Leadership & Culture​


Without leadership you’ll get nowhere, without culture you won’t sustain anything.​

You won’t get anywhere on the Road to Reliability™ without effective leadership:

The importance of plant leadership in reliability has been long talked about, but Terrence O’Hanlon from www.reliabilityweb.com has really brought this to the forefront in recent years with his work around Reliability Leadership® and the Certified Reliability Leader (CRL) program. We are grateful for the work of Terrence O’Hanlon and other thought leaders like Winston Ledet, John Moubray, Anthony ‘Mac’ Smith, Ron Moore and of course Richard ‘Doc’ Palmer.

Reliability Leadership® is a registered trademark of Netexpress USA Inc. DBA Reliabilityweb.com
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Most maintenance managers come up through the ranks
with strong technical skills, but short on business and leadership skills

The problem is that business and leadership skills are underdeveloped in our maintenance & reliability community.

Most maintenance managers come up through the ranks with strong technical backgrounds. But along the way their leadership and business skills are typically not developed.

Few organisations recognise this. Even fewer organisations do something about it. But you need leadership skills and basic business skills to succeed on the Road to Reliability™ Framework.

Not the soft and fluffy stuff.

You need tangible, specific leadership and business skills to make the Journey to World Class Reliability. And that’s exactly what we focus on here.

Culture and leadership

A good leader provides vision, motivation, accountability and coaching.
This is something you can learn.

You do not need to be a CEO to ‘lead’. To succeed we need leaders at all levels of an organisation.

And there is a simple, yet highly effective model to improve leadership that we can all learn to apply.

It breaks a fluffy subject like leadership into 4 practical steps that we can apply at all levels of an organisation.

These 4 steps are:

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We’ve all seen it. I certainly have seen it many times. And in many places around the world.

A maintenance manager that knows what needs to be done, but somehow can’t get it done.

Can’t get the organisation galvanised to take action.

Can’t get plant leadership to buy into the concept of a Reliable Plant.

So, why is this?

We know that a reliable plant produces more, costs less to operate and is safer to run. So why do so many maintenance and reliability managers around the world struggle to sell reliability to their leadership?

Business basics.

These managers can’t seem to express the value that reliability brings into the cold hard dollars that leadership count in. They can’t equate reliability or maintenance improvement into production gains or bottom line benefit.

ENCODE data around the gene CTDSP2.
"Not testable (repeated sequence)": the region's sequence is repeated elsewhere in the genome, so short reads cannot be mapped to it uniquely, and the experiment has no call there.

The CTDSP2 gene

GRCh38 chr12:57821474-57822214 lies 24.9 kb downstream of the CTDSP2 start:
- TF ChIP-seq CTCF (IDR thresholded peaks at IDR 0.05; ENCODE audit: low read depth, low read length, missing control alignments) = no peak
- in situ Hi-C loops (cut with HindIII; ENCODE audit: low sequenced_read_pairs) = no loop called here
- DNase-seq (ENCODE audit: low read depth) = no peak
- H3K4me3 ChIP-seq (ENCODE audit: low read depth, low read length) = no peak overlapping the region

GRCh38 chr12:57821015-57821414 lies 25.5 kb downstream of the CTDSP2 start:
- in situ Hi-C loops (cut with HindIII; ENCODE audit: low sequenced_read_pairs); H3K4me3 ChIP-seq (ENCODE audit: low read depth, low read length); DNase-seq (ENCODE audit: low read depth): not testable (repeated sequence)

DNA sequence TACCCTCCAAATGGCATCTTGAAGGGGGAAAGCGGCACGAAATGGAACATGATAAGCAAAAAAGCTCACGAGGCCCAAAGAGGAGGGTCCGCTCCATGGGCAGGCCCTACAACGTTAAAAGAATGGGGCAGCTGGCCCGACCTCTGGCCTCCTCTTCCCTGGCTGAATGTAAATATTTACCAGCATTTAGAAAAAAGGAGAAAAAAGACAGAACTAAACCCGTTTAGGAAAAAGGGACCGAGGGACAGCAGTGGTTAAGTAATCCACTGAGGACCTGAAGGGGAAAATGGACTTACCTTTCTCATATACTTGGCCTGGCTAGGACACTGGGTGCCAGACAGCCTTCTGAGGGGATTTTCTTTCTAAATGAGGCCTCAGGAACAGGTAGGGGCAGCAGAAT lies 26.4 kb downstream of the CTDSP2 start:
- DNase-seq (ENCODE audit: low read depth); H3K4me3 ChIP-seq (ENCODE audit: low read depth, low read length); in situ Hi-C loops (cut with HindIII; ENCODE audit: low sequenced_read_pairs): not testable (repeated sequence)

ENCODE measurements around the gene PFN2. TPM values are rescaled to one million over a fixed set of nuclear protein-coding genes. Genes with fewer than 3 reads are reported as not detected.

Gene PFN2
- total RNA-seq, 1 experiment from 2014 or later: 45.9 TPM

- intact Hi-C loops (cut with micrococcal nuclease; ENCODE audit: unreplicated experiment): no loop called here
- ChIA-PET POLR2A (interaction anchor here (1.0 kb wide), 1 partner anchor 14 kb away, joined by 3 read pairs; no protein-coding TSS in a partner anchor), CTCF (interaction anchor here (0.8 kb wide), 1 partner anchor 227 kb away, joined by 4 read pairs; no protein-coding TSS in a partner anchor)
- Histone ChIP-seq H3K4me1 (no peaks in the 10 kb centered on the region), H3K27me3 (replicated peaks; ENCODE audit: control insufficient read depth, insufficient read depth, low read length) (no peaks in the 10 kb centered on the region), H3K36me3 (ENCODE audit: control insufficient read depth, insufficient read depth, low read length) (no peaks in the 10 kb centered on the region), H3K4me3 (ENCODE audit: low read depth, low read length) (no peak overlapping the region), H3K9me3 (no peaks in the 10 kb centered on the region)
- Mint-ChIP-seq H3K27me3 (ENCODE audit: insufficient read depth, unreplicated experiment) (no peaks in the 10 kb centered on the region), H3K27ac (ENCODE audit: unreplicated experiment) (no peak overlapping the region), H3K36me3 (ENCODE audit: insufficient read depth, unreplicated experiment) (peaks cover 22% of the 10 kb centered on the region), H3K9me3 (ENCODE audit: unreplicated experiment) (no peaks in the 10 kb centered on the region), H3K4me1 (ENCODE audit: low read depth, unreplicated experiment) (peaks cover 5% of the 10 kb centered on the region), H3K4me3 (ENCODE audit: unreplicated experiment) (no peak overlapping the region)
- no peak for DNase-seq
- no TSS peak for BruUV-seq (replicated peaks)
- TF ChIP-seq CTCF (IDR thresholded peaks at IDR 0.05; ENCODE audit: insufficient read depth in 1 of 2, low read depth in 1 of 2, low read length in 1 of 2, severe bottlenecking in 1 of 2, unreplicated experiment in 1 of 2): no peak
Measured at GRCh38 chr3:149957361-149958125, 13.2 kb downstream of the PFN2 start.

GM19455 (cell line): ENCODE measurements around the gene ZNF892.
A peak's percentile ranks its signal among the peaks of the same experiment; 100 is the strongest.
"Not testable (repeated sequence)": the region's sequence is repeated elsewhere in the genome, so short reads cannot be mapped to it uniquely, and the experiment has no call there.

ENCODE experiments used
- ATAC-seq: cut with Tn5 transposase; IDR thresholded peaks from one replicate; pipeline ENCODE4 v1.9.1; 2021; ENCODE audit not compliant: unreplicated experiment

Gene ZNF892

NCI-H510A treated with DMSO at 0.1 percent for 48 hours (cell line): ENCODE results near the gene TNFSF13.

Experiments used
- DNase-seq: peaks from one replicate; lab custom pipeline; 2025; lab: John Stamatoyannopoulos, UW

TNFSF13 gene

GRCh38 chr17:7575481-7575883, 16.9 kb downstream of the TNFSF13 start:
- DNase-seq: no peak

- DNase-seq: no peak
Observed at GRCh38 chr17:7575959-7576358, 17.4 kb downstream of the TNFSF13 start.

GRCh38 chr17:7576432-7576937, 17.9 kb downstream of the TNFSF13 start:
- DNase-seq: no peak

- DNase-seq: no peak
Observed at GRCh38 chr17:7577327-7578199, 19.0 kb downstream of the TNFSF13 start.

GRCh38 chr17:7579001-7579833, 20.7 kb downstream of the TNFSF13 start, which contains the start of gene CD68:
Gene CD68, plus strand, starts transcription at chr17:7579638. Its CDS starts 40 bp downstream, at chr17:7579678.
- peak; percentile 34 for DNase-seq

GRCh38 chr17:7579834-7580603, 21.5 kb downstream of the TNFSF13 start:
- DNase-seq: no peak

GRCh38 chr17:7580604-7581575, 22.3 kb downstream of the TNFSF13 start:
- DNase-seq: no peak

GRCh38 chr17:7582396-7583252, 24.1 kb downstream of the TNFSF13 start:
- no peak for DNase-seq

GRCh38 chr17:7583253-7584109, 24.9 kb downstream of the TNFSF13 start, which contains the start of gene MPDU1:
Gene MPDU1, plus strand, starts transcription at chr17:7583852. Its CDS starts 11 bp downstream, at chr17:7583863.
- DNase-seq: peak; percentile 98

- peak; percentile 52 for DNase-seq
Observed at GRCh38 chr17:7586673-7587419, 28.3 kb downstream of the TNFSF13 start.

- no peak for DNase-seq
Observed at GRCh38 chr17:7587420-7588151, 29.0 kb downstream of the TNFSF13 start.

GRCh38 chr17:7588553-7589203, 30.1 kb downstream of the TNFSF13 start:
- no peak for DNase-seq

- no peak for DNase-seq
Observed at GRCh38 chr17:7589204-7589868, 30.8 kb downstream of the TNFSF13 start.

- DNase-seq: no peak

Even more so than Leadership, business skills like these can be taught and learned. And that’s exactly what is covered by the Leadership & Culture element of the Road to Reliability™ Framework.

Online training course that teaches you
how to lead maintenance & reliability improvement

Leading Maintenance &
Reliability Improvement

Aimed at maintenance managers with a strong technical background, The Leading Maintenance & Reliability Improvement course (LC100) teaches these leaders how to develop, sell and implement maintenance improvement programs that deliver sustainable results.

The course builds on the technical knowledge gained in the Maintenance Planning & Scheduling, Preventive Maintenance, and Defect Elimination courses offered by the Road to Reliability™ Academy or equivalent prior knowledge.

With leadership and business skills in your pocket, there really is nothing stopping you to travel the Road to Reliability™

Maintenance performance across the world is pretty poor, no matter what industry or country you look at.

What makes this worse is that the principles of modern maintenance management were pretty much defined and documented by the late 1980’s if not earlier.

So why, after knowing what to do for 30 to 50 years, why do so few organisations achieve excellent maintenance performance?

There is classic saying in business literature that your people are your biggest asset. And just about everybody repeats this mantra everywhere you look.

But today I’m telling you that just about everybody is wrong. Your people are not your biggest asset.

Before you start yelling abuse at me, let me explain. It starts with a quote often attribute to the famous management guru Peter Drucker.

A frequently used saying is that leadership is about doing the right things and management is about doing things right.

But, to succeed on the Road to Reliability™ you need to the right things and you need to do them right.

So when it comes to leadership I prefer to define a leader as someone who provides vision, motivation, accountability and coaching.

100% actionable articles, videos, easy-to-use tools, webinars. Created by a practitioner for a practitioner like you.

Download our eBook now and learn the Road to Reliability™ Framework

We believe in your people and empowering them to drive maintenance improvement in your business.